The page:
Different C-preprocessors have diffrerent behavior

Discussion in 'C Programming' started by Alex Vinokur, Jul 15, 2012.

  1. Alex Vinokur

    Alex Vinokur Guest

    Hi,

    Different C-preprocessors have diffrerent behavior on this program.

    Is there any preprocessor standard for this case?

    // ========================
    // File foo.c

    #define MACRO1(x) x
    #define MACRO2(x) x

    int main()
    {
    MACRO1(
    #if 1
    MACRO2("ABC")
    #else
    MACRO2("XYZ")
    #endif
    );
    return 0;
    }

    // ========================



    ========= Linux =========
    // Intel(R) C Intel(R) 64 Compiler XE for applications running on Intel(R) 64, Version 12.0.4.191 Build 20110427
    > icc -E foo.c


    ----- Output of preprocessing -----

    # 1 "foo.c"
    int main()
    {
    "ABC";
    # 13 "foo.c"
    return 0;
    }n 0;
    }

    ========================



    ========= Windows =========
    // Microsoft (R) 32-bit C/C++ Optimizing Compiler Version 14.00.50727.762 for 80x86
    > cl /E foo.c


    ----- Output of preprocessing -----

    #line 1 "foo.c"

    int main()
    {
    #if 1 "ABC" #else "XYZ" #endif;
    #line 13 "foo.c"
    return 0;
    }

    ===========================
     
    Alex Vinokur, Jul 15, 2012
    #1
    1. Advertising

  2. Alex Vinokur

    Alan Curry Guest

    In article <>,
    Alex Vinokur <> wrote:
    >Hi,
    >
    >Different C-preprocessors have diffrerent behavior on this program.
    >
    >Is there any preprocessor standard for this case?


    I'm afraid not. The standard says this about expansion of function-like
    macros (macros with arguments):

    If there are sequences of preprocessing tokens within the list of arguments
    that would otherwise act as preprocessing directives, the behavior is
    undefined.

    (section 6.10.3 paragraph 11)

    gcc -pedantic would have warned you about it.

    >// ========================
    >// File foo.c
    >
    >#define MACRO1(x) x
    >#define MACRO2(x) x
    >
    >int main()
    >{
    > MACRO1(
    >#if 1
    > MACRO2("ABC")
    >#else
    > MACRO2("XYZ")
    >#endif
    > );
    > return 0;
    >}


    You'll have to make MACRO1 a function, or factor out the #if so that it
    covers the entire invocation of MACRO1, like this:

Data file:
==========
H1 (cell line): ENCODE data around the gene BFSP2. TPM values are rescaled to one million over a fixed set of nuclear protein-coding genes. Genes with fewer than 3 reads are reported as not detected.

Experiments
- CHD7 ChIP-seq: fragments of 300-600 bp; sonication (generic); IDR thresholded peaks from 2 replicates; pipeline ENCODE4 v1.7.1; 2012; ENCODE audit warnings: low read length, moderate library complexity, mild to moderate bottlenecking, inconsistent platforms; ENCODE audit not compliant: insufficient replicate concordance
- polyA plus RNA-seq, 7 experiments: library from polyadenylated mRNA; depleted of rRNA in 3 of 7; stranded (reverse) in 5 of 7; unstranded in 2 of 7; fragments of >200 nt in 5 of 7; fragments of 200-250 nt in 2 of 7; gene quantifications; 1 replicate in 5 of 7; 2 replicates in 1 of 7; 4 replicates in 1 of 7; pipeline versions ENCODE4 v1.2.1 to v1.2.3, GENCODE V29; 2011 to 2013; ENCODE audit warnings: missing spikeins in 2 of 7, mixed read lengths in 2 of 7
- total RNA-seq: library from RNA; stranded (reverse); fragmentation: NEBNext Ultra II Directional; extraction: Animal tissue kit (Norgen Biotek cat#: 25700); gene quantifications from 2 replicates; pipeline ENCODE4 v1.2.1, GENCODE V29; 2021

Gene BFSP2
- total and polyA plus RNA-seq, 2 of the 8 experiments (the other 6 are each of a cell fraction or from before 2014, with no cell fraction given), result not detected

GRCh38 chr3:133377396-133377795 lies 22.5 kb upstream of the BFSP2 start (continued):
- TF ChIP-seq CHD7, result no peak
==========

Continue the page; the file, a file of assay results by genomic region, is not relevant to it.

#if 1
    MACRO1(MACRO2("ABC"));
    #else
    MACRO1(MACRO2("XYZ"));
    #endif

    Actually, the semicolon isn't within the problem area so it doesn't need to
    be repeated in both branches, but I think a bare semicolon after an #endif
    would be stylistically unfortunate:

    #if 1
    MACRO1(MACRO2("ABC"))
    #else
    MACRO1(MACRO2("XYZ"))
    #endif
    ;

    Or refactor it another way:

    #if 1
    #define arg "ABC"
    #else
    #define arg "XYZ"
    #endif
    MACRO1(MACRO2(arg));

    Or even:

    MACRO1(1?MACRO2("ABC"):MACRO2("XYZ"));

    i.e. trust the compiler to figure out that one of those branches is
    unreachable and optimize it out.

    --
    Alan Curry
     
    Alan Curry, Jul 15, 2012
    #2
    1. Advertising

Want to reply to this thread or ask your own question?

It takes just 2 minutes to sign up (and it's free!). Just click the sign up button to choose a username and then you can ask your own questions on the forum.
Similar Threads
  1. Preprocessors

    , Jul 3, 2006, in forum: HTML
    Replies:
    9
    Views:
    430
    dorayme
    Jul 5, 2006
  2. Replies:
    5
    Views:
    269
    Jon Willeke
    May 2, 2004
  3. Jamiil

    using preprocessors - help!!

    Jamiil, Dec 18, 2005, in forum: C Programming
    Replies:
    4
    Views:
    365
    Keith Thompson
    Dec 19, 2005
  4. Let_Me_Be

    Advanced Macros && Preprocessors

    Let_Me_Be, Apr 28, 2006, in forum: C Programming
    Replies:
    9
    Views:
    378
    Thad Smith
    Apr 29, 2006
  5. Alex Vinokur
    Replies:
    2
    Views:
    290
    Alex Vinokur
    Dec 19, 2012
Loading...

Share This Page